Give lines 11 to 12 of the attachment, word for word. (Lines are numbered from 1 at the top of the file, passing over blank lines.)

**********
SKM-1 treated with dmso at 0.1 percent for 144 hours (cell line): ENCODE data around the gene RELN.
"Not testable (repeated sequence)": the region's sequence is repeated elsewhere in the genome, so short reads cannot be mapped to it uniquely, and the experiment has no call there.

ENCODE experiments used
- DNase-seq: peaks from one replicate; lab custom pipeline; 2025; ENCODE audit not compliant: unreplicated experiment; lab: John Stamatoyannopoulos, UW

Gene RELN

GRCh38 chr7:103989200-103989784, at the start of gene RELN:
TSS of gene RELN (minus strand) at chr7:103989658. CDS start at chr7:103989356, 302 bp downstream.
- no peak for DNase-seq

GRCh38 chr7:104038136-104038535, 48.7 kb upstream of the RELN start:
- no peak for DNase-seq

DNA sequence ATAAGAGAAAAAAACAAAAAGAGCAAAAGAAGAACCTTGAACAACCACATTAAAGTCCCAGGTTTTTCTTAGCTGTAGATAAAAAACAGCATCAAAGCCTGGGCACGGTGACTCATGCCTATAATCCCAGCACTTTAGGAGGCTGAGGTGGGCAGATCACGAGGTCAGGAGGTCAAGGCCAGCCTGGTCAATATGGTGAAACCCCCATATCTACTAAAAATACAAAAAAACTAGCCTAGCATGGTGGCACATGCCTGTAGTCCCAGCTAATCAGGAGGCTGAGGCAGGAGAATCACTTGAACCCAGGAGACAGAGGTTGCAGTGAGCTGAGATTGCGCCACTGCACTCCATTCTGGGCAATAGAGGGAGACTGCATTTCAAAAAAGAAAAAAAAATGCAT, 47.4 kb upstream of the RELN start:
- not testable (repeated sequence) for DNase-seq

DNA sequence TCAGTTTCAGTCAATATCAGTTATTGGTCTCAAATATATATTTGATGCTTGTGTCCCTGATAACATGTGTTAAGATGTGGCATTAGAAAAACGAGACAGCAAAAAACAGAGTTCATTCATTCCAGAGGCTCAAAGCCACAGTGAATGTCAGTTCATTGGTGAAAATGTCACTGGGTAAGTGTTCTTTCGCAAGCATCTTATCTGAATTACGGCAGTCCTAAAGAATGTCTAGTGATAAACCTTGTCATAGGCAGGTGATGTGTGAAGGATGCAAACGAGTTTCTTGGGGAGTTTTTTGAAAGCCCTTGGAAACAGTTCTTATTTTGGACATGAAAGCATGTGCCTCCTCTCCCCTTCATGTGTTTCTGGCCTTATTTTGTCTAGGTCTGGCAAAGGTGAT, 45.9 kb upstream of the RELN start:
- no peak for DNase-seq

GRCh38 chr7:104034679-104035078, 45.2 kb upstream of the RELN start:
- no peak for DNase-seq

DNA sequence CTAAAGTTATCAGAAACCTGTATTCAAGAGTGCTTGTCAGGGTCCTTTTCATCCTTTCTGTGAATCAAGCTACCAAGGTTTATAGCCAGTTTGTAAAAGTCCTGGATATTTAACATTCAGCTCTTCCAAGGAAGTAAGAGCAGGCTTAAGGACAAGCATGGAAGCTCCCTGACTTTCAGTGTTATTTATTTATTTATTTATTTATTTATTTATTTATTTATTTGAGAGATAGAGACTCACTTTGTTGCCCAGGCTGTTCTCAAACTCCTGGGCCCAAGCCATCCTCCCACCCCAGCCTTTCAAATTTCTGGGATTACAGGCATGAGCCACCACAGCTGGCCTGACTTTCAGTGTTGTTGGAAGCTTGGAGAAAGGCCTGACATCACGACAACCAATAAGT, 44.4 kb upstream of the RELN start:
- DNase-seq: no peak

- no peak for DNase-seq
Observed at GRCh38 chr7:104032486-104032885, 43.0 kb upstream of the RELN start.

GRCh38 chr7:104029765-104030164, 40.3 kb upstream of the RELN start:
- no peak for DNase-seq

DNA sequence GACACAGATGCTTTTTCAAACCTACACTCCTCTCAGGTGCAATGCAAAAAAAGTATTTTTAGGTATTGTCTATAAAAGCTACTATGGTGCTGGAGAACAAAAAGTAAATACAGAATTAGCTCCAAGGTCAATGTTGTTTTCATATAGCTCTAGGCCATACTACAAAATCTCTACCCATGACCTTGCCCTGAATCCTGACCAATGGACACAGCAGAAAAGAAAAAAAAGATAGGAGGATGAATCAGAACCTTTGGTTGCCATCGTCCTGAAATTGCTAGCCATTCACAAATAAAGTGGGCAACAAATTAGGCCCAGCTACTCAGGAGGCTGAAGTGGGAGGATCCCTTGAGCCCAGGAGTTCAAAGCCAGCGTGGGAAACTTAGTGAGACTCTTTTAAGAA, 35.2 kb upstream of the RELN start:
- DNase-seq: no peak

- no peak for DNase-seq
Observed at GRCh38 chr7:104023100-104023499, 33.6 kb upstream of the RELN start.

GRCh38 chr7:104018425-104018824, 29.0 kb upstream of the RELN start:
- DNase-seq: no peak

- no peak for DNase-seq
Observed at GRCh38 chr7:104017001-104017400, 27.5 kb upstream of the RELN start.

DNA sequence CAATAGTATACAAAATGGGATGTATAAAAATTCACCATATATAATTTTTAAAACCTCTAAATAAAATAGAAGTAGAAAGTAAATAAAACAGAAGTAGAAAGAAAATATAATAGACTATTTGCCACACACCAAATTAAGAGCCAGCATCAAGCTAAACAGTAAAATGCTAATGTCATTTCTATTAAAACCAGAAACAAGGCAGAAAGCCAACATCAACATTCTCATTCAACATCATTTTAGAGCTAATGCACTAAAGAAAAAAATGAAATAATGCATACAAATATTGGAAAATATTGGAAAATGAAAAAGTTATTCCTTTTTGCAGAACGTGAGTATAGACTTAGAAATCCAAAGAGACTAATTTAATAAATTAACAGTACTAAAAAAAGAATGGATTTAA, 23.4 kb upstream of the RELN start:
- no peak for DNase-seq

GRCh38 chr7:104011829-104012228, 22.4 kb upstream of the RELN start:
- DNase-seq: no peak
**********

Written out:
DNA sequence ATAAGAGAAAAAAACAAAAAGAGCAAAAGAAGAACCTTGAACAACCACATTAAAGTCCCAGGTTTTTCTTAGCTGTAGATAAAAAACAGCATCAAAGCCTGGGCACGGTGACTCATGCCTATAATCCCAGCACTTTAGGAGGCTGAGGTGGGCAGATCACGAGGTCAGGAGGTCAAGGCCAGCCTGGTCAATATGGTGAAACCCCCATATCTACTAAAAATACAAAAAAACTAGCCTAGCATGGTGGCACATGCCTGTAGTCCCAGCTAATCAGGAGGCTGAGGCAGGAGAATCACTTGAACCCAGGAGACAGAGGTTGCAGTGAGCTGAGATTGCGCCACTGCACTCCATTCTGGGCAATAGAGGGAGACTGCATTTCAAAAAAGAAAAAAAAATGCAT, 47.4 kb upstream of the RELN start:
- not testable (repeated sequence) for DNase-seq